A player who really disappointed me this game was Yoann Gouffran, who was largely anonymous throughout his spell on the pitch. While he didn’t play badly, he didn’t really seem to do anything good. When he got the ball, he seemed rather hesitant to drive into space and often slowed the game down by dribbling slowly or passing it backwards. Our other starting winger, Remy Cabella, was slightly more influential—particularly as the game opened up and we got more space. However, Cabella is lightweight and can become ineffective when tightly marked. Cabella also needs to learn quickly that this league is very different to Ligue 1. The moment, near the end of the game, where he was through on the right and pulled up looking for a free kick, after feeling a slight tug, was frustrating and a waste of possession—tiredness or not. I also feel like he needs to work on his composure when shooting. He half-volleyed wide in the second half and missed a sitter a week before against Villa. His delivery from set-pieces was excellent—barring one which he failed to get sufficient loft on.
On the subject of set-pieces, and despite Aarons’ goal from a corner, I would like to state how I feel this is Newcastle’s worst area. Every time we win a set piece—unless it is a free kick which is a clear shooting opportunity—I worry about us getting hit on the break. I don’t feel the sense of anticipation that I should feel about a set-piece. We went through a spell of not scoring a corner from October 1st 2011 to July 28th 2013. It wouldn’t surprise me if we went through a similar drought again, because the players do not seem to attack the ball, or anticipate where the ball is going to end up.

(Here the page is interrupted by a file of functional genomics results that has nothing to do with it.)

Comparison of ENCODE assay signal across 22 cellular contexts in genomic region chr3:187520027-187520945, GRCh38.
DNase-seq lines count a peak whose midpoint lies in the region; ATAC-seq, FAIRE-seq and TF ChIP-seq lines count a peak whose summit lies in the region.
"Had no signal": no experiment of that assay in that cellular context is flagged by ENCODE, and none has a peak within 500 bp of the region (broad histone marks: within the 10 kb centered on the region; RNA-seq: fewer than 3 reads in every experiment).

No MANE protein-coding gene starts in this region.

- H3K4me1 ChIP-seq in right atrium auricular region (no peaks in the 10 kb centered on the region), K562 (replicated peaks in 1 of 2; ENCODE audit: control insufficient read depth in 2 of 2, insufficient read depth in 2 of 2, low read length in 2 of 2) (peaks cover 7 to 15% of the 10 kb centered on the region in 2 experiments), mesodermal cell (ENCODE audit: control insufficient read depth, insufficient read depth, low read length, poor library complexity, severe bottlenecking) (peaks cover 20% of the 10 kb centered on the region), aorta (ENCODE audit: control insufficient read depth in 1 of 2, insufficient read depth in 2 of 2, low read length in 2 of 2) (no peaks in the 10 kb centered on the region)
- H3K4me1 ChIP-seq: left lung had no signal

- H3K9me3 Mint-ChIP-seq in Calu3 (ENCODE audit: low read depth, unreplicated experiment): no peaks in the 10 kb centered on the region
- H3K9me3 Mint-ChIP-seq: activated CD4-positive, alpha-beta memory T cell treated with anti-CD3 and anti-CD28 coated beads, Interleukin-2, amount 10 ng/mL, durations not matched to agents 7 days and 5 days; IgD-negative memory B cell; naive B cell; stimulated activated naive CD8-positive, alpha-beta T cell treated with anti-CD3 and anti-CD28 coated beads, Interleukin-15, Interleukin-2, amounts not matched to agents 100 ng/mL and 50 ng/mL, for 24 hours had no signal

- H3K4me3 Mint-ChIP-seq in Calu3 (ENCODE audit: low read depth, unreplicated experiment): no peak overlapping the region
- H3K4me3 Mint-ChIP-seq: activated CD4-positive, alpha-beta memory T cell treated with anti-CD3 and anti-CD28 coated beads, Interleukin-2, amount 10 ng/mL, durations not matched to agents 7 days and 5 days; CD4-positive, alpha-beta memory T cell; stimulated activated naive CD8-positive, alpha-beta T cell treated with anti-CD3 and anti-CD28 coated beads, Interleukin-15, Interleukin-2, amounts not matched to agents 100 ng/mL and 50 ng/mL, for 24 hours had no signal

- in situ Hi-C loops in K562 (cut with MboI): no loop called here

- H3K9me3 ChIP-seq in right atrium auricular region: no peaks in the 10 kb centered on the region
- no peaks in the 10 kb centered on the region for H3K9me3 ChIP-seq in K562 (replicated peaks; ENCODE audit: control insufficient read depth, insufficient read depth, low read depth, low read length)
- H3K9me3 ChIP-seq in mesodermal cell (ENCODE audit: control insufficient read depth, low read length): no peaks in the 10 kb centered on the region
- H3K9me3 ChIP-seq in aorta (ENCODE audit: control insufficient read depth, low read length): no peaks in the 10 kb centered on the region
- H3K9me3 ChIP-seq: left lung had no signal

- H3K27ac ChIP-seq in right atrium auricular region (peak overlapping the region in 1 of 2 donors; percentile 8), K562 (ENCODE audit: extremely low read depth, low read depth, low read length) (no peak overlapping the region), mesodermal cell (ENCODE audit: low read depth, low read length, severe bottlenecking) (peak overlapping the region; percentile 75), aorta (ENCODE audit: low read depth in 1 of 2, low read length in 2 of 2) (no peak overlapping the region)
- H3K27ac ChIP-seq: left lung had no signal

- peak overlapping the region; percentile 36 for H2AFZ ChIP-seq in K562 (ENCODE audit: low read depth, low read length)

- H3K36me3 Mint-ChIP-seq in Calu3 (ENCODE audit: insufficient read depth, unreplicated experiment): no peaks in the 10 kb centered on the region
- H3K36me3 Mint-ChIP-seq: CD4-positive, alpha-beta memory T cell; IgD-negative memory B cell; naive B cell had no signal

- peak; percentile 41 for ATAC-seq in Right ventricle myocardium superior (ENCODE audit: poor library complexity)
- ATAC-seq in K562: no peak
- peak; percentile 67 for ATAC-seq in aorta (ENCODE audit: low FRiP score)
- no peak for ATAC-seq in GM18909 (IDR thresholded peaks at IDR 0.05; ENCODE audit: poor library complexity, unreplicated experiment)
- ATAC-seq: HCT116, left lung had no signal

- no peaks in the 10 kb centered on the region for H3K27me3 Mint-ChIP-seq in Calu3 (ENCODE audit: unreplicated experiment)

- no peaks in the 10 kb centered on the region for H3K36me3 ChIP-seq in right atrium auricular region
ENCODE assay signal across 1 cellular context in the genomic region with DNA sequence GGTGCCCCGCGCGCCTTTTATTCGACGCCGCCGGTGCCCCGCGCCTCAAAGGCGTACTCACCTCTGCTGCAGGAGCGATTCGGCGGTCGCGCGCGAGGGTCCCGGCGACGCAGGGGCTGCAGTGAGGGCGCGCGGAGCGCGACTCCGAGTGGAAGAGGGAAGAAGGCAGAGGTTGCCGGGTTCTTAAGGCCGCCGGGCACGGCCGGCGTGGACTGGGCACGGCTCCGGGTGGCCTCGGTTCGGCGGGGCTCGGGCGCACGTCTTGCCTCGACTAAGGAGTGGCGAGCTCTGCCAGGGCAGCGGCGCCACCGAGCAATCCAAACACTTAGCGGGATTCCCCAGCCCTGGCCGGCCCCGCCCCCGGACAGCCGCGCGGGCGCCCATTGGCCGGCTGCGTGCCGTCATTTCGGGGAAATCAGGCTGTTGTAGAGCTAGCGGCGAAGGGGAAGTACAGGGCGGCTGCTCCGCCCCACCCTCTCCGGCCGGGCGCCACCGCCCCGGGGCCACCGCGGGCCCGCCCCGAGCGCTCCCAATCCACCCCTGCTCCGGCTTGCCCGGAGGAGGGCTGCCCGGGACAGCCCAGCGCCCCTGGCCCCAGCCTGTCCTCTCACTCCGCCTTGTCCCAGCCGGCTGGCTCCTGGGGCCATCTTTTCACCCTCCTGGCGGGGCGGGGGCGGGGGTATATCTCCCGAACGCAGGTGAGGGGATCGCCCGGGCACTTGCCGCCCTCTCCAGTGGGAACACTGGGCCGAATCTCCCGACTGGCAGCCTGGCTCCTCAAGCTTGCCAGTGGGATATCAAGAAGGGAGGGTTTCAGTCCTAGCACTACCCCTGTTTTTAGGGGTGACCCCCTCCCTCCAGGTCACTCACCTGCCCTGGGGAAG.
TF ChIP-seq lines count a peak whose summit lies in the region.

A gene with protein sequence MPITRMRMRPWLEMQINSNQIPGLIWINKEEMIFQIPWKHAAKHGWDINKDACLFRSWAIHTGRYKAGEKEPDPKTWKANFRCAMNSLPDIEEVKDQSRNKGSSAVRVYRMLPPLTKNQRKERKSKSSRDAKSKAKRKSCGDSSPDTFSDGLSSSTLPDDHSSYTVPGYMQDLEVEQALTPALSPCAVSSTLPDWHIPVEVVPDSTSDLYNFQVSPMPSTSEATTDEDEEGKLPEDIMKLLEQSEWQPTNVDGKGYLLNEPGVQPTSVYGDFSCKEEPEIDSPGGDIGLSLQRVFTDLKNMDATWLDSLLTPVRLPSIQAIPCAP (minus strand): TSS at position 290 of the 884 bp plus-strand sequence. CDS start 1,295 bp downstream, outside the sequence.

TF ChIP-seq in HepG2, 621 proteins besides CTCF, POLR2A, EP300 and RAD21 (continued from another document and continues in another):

Every time we concede a set-piece I worry too. Sure, it is only natural for me to worry about a set-piece for the opposing team in a dangerous area, but as soon as Palace were awarded the free-kick which they scored from to earn a point I knew we had conceded. Call that negativity, but people near me were mapping out the free kick before it took place. We were all screaming at someone other than Anita, our smallest player, to pick up the comparatively gigantic Murray. It was obvious that it would be a lofted ball to Murray, arguably Palace’s best header of the ball, who would then head it across the box to the crowd who would try and get anything on it. I do not blame Anita for this, because he was assigned to the biggest man by the two centre backs Williamson and Coloccini . The kid tried his best to get his head on it, but it was never going to be a fair contest. (I felt Anita did very well filling in for Janmaat who went off injured) The whole scene before the free-kick was taken was pure panic. Pardew and his coaching staff need to brief players on what to do when free-kicks are conceded in these areas and who marks who. Still, all that was needed in that situation was for captain Colo to use a degree of common sense—and also for Riviere to keep track of the man he was supposed to be marking, Zaha, instead of switching off as soon as the ball was kicked.